Zimbabwe: Dangerous Religious Cults and the Loss of Identity

The other day my cousin Piri said she dreamt of Mukoma Wanda, a cousin who disappeared in America more than 30 years ago. Wanda went over there with a church group called Youth for Christ or something ministries.I cannot quite recall the name of the American group. Wanda wanted to train as a pastor then come home and start a church in the village. He used to write home frequently, when letters could still reach the village. But he stopped writing more than 20 years ago.

Maybe Wanda is still alive, maybe he is not. Once in a while news filters to the village saying Wanda is still alive and has been spotted in Texas, California or Arizona.

People say Wanda belongs to a religious cult and he is no longer called Wanda, but has a cult name.

Recently, my friend Temba who is based in the US told us that Wanda was living in a commune somewhere near San Diego.

The commune is like a big homestead where people live together and worship God following certain practices. Some of them practice polygamy, meaning one man can have more than one wife.

“Varungu here vanodaro?” Piri asked and my cousin Reuben said, yes, some religious cults do not recognise racial differences and polygamy is acceptable.

When someone decides that God is calling them to start a church, that person can do just that and people of all backgrounds or races will follow his or her messages.

Such movements or religious cults were not unusual in America or around the world, said Reuben.

People seek God in many ways.

Not many of these groups can be called cults, but they are religious all the same.

“Saka wamurota achiitei?” I asked Piri, as we drove to the village last week together with Reuben.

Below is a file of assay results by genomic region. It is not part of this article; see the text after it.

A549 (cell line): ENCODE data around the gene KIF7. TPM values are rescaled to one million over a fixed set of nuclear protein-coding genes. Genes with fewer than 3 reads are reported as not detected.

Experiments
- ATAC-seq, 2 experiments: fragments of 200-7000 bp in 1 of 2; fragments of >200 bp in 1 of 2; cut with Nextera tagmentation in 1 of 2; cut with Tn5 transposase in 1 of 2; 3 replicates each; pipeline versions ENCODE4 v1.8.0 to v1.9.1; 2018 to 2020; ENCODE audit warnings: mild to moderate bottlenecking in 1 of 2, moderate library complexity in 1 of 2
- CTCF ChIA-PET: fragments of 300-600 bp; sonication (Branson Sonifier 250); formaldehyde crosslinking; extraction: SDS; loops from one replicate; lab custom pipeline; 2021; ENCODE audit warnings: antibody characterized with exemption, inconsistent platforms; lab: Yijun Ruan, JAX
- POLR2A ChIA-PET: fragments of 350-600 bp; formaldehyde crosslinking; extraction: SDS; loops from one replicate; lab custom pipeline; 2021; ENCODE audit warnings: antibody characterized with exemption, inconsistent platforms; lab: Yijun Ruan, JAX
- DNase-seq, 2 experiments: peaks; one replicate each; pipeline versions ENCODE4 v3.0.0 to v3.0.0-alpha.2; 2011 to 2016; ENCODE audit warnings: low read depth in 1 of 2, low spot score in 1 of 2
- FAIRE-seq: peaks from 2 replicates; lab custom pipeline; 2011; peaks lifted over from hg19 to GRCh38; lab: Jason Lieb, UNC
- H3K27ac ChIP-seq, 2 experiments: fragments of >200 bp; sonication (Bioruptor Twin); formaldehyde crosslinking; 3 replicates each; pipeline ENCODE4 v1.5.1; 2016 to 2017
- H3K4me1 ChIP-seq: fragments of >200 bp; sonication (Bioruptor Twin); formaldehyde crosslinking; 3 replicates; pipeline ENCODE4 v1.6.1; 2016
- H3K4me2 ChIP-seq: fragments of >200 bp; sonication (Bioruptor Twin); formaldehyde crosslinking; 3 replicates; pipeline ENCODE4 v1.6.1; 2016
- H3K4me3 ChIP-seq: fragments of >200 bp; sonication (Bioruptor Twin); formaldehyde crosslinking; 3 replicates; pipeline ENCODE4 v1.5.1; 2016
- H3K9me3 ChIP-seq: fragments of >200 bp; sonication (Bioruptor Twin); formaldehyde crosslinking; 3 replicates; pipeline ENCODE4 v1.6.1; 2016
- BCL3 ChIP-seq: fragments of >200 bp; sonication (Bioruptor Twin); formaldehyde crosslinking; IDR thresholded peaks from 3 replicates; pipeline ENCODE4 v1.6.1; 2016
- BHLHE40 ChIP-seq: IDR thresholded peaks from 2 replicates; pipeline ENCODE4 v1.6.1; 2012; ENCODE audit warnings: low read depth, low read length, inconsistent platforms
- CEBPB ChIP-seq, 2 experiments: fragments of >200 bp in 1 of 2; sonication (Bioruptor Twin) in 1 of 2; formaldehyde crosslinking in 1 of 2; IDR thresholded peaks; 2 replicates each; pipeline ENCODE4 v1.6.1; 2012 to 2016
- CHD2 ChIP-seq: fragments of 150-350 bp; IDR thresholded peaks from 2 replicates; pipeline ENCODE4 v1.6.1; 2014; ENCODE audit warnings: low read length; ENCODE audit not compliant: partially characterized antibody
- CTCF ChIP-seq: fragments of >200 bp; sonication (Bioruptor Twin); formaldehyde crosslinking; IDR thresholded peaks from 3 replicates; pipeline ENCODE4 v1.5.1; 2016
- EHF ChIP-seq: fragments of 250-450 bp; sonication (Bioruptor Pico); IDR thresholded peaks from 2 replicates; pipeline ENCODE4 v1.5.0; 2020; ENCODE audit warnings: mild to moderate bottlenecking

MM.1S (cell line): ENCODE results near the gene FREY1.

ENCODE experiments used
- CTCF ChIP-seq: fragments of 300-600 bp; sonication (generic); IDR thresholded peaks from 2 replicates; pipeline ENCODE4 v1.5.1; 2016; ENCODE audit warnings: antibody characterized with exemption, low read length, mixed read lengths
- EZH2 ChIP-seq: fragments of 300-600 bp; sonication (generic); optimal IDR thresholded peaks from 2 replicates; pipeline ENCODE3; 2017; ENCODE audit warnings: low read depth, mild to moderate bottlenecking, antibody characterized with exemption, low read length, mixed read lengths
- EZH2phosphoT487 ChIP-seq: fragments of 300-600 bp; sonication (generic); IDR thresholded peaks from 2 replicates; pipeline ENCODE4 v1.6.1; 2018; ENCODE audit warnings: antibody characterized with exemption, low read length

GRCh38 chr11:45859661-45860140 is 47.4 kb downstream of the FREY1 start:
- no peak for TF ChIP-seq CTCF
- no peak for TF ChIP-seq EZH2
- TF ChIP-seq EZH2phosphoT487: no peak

By this, I meant, what was Wanda doing in Piri’s dream.

“He was addressing a group of elders. Among them was our Sekuru Dickson. Wanda was telling them that he was ready to come home and lead a church,” said Piri.

Reuben scoffed and said dreams should never be taken seriously.

Wanda will never come back.

Even if he was to come back, he would be a totally different person because religious cults can change a person completely. Followers of dangerous cult movements are taught to forget their own identities, culture and backgrounds. Temba had told us that there are quite a number of religious cults in America and he did not know which one Wanda belonged to.

But he knew that cult practices included rituals and ceremonies performed in temples, churches and shrines.

Rituals included prayers, sacrifice, processions and offerings.

After listening to Temba, we hoped and even prayed that Wanda does not belong to a cult similar to the one called the Branch Dravidian Flag whose story I recall seeing on television many years ago.

The Branch Davidian Flag was formed by David Koresh who used to belong to the church of the Seventh Day Adventists.

He was expelled from that church because his views were seen as too radical and different.

Koresh believed that he was a messiah and all women were his spiritual wives. He was a guitarist and a preacher who told people that the end of the world was near.

He moved to a place called Waco in Texas and collected weapons.

In March 1993 the US Bureau of Alcohol, Tobacco and Firearms began a siege that lasted 51 days and resulted in the death of four Alcohol, Tobacco and Firearms Agents and Branch Davidians.

In the end, 77 Branch Davidians died in a fire, among them 20 children. Koresh himself survived but was wounded.

There was also the Unification Church founded by the Reverend Sun Myung Moon from North Korea. Sun Myung Moon believed that he had a vision at the age of 16. According to what Sun Myung Moon saw, Jesus Christ did not finish his work on Earth.

The “work” involved making “perfect children”.

It was therefore Moon’s mission to complete the work Jesus had started.

Moon found his way to the US in 1950 and became a Presbyterian first before becoming a founder of the Holy Spirit Association for the Unification of World Christianity. Moon said he alone was responsible for choosing marriage partners for his followers.